When I see physics formulas everything is perfect continuous everywhere, like momentum conserving Navier-Stokes equation, even like Schrödinger equation. But in atom scale everything is not continuous, even energy is not. Is that just because the discontinuity is too small to be observed?

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    $\begingroup$ "But in atom scale everything is not continuous", why exactly do you say this? $\endgroup$
    – jacob1729
    Jul 26 at 14:11
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    $\begingroup$ The question of how well continuous descriptions approximate a discrete system, or vice versa, is a research-level question in many fields! $\endgroup$
    – Sten
    Jul 26 at 14:36
  • $\begingroup$ Discreteness and continuity are features of mathematical models: they don't exist in reality. Indeed, reality demands counterintuitive hybrids of discreteness and continuity in quantum theory. $\endgroup$
    – John Doty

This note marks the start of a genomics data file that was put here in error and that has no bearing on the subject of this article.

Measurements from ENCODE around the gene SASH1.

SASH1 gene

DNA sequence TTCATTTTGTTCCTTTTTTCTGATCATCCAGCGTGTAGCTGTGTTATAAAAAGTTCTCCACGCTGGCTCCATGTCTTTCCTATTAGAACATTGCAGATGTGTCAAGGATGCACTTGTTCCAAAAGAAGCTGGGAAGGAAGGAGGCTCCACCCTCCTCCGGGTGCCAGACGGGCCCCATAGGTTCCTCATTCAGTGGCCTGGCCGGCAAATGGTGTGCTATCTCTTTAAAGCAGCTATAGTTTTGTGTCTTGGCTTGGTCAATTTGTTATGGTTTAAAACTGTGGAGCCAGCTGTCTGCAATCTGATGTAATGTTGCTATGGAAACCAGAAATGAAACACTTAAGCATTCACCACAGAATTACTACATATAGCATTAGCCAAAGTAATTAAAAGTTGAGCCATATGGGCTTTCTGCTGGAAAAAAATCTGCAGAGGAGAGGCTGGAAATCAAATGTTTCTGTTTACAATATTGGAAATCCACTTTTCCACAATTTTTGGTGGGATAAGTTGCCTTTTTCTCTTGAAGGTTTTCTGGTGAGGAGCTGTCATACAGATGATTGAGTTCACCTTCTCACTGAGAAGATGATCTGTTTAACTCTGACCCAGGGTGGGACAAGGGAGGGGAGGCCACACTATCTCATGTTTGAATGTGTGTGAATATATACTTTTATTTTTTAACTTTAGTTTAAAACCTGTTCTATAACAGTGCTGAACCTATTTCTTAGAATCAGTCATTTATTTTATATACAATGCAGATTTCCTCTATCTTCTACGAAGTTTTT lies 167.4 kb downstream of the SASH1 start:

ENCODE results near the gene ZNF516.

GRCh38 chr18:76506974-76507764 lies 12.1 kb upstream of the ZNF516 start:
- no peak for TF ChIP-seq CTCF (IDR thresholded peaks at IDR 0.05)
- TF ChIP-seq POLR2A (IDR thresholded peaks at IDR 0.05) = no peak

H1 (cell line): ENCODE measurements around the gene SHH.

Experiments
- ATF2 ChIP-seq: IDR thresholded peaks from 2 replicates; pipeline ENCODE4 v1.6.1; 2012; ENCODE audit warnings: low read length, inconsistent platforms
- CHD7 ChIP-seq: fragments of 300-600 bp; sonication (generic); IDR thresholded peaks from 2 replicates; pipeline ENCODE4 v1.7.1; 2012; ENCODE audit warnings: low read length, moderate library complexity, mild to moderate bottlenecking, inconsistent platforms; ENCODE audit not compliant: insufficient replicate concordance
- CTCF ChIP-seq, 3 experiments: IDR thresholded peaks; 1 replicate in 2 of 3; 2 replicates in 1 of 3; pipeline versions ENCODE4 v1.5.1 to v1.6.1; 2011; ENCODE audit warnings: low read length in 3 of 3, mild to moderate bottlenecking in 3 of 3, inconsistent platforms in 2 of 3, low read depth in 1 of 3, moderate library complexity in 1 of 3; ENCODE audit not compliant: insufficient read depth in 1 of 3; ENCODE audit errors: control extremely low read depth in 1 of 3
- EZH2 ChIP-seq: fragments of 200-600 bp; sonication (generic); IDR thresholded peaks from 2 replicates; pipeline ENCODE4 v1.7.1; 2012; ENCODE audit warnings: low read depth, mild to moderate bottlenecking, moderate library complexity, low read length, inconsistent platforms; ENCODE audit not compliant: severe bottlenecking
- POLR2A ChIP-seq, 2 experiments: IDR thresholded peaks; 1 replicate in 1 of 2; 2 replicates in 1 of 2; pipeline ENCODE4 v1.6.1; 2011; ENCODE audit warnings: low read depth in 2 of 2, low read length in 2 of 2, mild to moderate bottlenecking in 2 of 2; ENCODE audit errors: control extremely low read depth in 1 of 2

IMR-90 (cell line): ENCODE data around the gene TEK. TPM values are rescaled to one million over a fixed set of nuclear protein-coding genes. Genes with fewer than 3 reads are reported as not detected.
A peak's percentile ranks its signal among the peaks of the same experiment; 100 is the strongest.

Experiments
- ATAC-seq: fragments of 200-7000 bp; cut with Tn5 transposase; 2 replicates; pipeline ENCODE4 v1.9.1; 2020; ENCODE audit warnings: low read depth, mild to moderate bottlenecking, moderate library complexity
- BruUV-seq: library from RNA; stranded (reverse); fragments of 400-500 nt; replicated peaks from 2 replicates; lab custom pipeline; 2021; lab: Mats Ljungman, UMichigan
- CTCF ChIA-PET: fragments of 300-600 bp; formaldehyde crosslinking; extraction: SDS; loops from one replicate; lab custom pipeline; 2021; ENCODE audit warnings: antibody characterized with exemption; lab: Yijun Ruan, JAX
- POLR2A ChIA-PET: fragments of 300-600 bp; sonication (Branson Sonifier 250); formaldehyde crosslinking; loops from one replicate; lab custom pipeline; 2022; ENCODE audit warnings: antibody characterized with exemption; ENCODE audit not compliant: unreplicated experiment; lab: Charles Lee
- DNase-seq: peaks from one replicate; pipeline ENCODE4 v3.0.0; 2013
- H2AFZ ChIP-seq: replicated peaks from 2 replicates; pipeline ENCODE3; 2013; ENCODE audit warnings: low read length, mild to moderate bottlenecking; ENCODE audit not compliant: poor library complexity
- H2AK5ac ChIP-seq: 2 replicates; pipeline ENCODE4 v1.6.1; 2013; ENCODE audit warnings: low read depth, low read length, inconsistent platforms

Jul 26 at 15:56

1 Answer 1


Originally, yes, the discrete nature of matter was much to small to be observed.

Right now, things like the Navier-Stokes equation are still useful, because trying to do discrete math with the number of particles that would be useful for fluids requires immense computational resources. It's much easier to do approximations to an unsolvable equation than to simulate moles of molecules in all their detail.

Also, even right now there would be a decent argument as to whether or not everything is actually discrete. Things like the electric field, which have a value at every point in space - are there minimum amounts of electric field? Is there a minimum amount of velocity? There probably is for angular velocity (it's $\hbar/2$). Nothing in our universe has less spin than that. We can generate measurements like Planck Distance from that, but it's also arguable that Planck Distance is just "the shortest distance over which it's useful to measure things" rather than a discrete block of distance from which we build the rest of space.

Fortunately, both continuous and discrete models can be very effective. Whether you like Schrödinger mechanics or Heisenberg mechanics, you can do quantum physics with either.


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